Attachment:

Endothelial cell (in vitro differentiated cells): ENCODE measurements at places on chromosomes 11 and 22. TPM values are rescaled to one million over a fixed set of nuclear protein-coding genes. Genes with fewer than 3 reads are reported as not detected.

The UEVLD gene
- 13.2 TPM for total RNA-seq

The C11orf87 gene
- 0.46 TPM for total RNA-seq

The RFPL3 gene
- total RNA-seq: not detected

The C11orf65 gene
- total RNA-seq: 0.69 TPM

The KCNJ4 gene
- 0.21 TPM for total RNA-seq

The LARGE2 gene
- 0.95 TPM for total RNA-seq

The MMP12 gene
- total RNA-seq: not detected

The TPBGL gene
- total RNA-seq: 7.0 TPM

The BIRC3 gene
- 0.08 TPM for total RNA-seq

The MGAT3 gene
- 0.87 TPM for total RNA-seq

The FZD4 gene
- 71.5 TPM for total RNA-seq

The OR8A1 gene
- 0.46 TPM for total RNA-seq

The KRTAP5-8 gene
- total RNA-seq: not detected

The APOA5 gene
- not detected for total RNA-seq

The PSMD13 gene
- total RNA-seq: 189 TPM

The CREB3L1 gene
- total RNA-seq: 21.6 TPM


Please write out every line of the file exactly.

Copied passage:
Endothelial cell (in vitro differentiated cells): ENCODE measurements at places on chromosomes 11 and 22. TPM values are rescaled to one million over a fixed set of nuclear protein-coding genes. Genes with fewer than 3 reads are reported as not detected.

The UEVLD gene
- 13.2 TPM for total RNA-seq

The C11orf87 gene
- 0.46 TPM for total RNA-seq

The RFPL3 gene
- total RNA-seq: not detected

The C11orf65 gene
- total RNA-seq: 0.69 TPM

The KCNJ4 gene
- 0.21 TPM for total RNA-seq

The LARGE2 gene
- 0.95 TPM for total RNA-seq

The MMP12 gene
- total RNA-seq: not detected

The TPBGL gene
- total RNA-seq: 7.0 TPM

The BIRC3 gene
- 0.08 TPM for total RNA-seq

The MGAT3 gene
- 0.87 TPM for total RNA-seq

The FZD4 gene
- 71.5 TPM for total RNA-seq

The OR8A1 gene
- 0.46 TPM for total RNA-seq

The KRTAP5-8 gene
- total RNA-seq: not detected

The APOA5 gene
- not detected for total RNA-seq

The PSMD13 gene
- total RNA-seq: 189 TPM

The CREB3L1 gene
- total RNA-seq: 21.6 TPM